A Cultural Life
by Joseph Sherman
It’s early days yet. The name is new to me. For years it was the maternal side of my family that I knew (more) about, that what was once Hoffman had been Kulakovsky, that the family emigrated from Kimkovich in Latvia…or was it Poland? My grandfather the tailor said one, his younger brother the tailor the other. In the days when the 20th century was young and could almost feign innocence, though the lands fueling emigration stank of spilled blood.
Of my father’s father’s origin I knew little. That Sherman was once Mudrick or Yuziuk (with variant spellings), or both, that Poland was the stained area left behind for, of all places, Cape Breton. And eventually, as it turns out, everywhere south of the border for some…Memphis and Natchez and Jackson, Hialeah and Las Vegas and Washington…The old world left behind for the new by all but two young men who’d have been my great-uncles, one dead of some illness before the Shoah, the other silenced by it. The place of origin and repeated atrocity a village founded in the late 15th century. A hamlet teased and raped and then ravaged, with bold Nazi punctuation, on August 14, 1941. Telekhany near the Oginsky Canal, in the heart of the Pripet Marshes, a small village in the Ivantsevichi region in the province of Brest in present-day Belarus. Names.
Thus far I know nothing of the size of Telekhany’s population, just that its fortunes were intermittently fair to sub-middling, except for the politics and the pogroms, sometimes defiant of politics. A lot of angry and envious and deeply prejudiced people had a say in what befell the principal citizens of Telekhany over 400 years. I sometimes imagine that many immigrants to the new world must have felt that they were putting not only penury and stagnation behind, but death, certainly its stink. Once off the funereal boat, a new life.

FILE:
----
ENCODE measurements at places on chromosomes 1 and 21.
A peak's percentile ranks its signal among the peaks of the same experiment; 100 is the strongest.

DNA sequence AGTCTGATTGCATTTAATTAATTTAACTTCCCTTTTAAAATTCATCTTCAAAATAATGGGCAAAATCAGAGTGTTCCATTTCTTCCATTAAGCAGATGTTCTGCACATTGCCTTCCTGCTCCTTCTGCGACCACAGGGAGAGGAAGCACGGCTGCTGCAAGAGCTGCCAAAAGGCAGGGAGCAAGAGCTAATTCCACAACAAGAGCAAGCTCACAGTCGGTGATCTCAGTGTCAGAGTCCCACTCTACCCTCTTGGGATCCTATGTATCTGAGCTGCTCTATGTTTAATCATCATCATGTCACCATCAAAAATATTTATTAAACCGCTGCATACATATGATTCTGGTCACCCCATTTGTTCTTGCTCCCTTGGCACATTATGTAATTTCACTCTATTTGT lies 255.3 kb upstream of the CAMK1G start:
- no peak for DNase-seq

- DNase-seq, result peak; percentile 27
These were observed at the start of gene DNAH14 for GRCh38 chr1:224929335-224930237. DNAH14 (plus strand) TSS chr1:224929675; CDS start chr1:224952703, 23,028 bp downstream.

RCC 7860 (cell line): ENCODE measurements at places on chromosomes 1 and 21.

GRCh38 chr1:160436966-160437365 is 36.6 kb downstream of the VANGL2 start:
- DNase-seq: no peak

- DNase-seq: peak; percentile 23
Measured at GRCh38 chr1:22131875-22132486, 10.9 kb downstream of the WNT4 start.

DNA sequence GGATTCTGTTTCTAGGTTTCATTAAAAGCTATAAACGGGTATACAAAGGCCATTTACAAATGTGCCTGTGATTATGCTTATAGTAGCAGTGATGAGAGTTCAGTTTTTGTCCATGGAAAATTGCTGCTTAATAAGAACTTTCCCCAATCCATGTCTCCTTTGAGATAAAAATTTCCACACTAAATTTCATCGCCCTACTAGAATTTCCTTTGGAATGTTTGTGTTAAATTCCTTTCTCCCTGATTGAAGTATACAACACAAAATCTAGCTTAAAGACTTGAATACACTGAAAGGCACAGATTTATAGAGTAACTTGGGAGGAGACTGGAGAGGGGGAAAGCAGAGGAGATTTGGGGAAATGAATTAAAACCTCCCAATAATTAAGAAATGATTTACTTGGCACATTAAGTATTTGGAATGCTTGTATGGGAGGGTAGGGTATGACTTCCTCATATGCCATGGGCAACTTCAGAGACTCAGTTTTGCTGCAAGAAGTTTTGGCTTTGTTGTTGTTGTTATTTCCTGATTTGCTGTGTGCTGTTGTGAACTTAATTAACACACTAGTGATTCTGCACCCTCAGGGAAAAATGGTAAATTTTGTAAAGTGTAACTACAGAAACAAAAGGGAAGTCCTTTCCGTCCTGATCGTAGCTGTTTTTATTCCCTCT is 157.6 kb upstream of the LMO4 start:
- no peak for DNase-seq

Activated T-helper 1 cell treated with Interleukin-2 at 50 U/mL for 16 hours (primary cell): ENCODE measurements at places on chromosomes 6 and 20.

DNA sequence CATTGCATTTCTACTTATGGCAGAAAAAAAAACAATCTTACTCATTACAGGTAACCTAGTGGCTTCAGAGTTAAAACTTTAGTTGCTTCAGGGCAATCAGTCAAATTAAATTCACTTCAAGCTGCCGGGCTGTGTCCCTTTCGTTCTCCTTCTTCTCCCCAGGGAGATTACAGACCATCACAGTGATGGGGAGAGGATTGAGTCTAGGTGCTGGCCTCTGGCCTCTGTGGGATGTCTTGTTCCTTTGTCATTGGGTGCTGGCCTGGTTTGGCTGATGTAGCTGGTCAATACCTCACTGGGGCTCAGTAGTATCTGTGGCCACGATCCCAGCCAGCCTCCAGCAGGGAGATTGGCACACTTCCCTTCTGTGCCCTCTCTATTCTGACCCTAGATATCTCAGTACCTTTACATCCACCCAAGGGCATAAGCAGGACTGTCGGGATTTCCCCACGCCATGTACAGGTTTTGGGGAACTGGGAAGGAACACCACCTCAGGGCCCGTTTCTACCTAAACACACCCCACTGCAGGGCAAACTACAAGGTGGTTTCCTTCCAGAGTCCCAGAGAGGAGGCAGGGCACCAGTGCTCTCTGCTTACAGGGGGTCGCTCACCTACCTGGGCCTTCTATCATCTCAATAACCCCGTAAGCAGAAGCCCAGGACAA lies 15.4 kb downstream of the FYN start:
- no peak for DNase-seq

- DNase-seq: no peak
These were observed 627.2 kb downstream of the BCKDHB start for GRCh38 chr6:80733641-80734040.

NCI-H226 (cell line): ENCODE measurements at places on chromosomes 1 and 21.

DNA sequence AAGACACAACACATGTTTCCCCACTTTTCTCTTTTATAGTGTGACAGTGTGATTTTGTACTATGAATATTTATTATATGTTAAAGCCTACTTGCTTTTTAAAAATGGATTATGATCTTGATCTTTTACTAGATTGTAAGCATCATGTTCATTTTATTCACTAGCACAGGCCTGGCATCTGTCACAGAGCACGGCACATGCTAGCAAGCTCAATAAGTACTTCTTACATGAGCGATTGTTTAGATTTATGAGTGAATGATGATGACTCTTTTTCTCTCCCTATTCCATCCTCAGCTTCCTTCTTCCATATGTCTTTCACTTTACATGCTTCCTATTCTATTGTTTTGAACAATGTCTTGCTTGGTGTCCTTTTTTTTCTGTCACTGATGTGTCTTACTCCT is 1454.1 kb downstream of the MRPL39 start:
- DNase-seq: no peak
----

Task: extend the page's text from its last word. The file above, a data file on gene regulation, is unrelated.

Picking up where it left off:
And a new name to go with it. I don’t know how or why, or precisely when, Mudrick/Yuziuk became Sherman. No one thought to clue me in, until recently.
Needless to speculate about journeys untaken. The majority of those of my tribe who stopped where the burning land meets the ocean came to know that there was no future to their backs. Still, they turned…and disappeared.
The more I read of Telekhany (there’s a website), a seemingly uncomplicated Jewish settlement with the typical Yeshiva-tossed salad of philosophies and opinions, the more I feel like a voyeur, for whom the entire story is never left to unfold. It was one of many hundreds of shtetls across the Pale, but if there’s resonance, it is all because I am told that this is where something of my own rooted, and then tore itself away before it could be torn. I already have the hometowns I know…two of them, in fact. Were Telekhany Brigadoon; I might feel like singing about it.
The family detectives, one a distant and unfamiliar cousin, the other my newly inspirited daughter, are onto this. While I feel no great sense of connection yet, fact, served hot or cold, remains fact, and could but a line be traced to discernibility I might touch sights and smells. Russia, White Russia, Poland, Belarus…these names are not definition. What is? Telekhany, however many generations lived out livable lives there, was its own kingdom of doomed futures. I packed up and left in the nick of time.